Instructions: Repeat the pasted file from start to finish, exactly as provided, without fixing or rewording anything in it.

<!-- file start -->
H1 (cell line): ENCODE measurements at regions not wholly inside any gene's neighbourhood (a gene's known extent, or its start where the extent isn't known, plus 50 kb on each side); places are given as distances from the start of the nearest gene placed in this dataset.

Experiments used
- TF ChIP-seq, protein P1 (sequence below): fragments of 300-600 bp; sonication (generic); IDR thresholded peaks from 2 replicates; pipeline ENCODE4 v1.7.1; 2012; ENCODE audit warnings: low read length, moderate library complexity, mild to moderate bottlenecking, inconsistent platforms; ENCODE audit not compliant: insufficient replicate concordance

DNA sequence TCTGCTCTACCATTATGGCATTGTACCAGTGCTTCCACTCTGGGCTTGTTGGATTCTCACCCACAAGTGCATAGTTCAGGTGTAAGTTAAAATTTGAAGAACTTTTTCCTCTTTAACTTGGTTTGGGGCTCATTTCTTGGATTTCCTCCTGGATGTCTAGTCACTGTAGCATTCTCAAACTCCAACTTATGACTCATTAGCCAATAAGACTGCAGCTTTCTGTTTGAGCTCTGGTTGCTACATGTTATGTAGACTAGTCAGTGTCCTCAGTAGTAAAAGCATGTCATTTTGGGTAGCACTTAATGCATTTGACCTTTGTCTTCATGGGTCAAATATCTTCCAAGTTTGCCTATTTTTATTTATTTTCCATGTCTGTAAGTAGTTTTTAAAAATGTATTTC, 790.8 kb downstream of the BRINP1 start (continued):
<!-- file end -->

H1 (cell line): ENCODE measurements at regions not wholly inside any gene's neighbourhood (a gene's known extent, or its start where the extent isn't known, plus 50 kb on each side); places are given as distances from the start of the nearest gene placed in this dataset.

Experiments used
- TF ChIP-seq, protein P1 (sequence below): fragments of 300-600 bp; sonication (generic); IDR thresholded peaks from 2 replicates; pipeline ENCODE4 v1.7.1; 2012; ENCODE audit warnings: low read length, moderate library complexity, mild to moderate bottlenecking, inconsistent platforms; ENCODE audit not compliant: insufficient replicate concordance

DNA sequence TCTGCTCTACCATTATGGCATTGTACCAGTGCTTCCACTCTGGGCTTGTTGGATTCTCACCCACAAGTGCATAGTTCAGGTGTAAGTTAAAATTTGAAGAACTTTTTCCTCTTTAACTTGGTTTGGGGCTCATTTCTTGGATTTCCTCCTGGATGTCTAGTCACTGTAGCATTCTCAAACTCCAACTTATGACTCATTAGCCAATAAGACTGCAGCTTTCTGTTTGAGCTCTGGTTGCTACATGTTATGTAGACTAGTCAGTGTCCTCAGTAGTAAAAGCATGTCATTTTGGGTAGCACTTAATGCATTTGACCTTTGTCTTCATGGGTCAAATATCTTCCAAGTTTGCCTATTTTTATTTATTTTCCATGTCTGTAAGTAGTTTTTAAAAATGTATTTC, 790.8 kb downstream of the BRINP1 start (continued):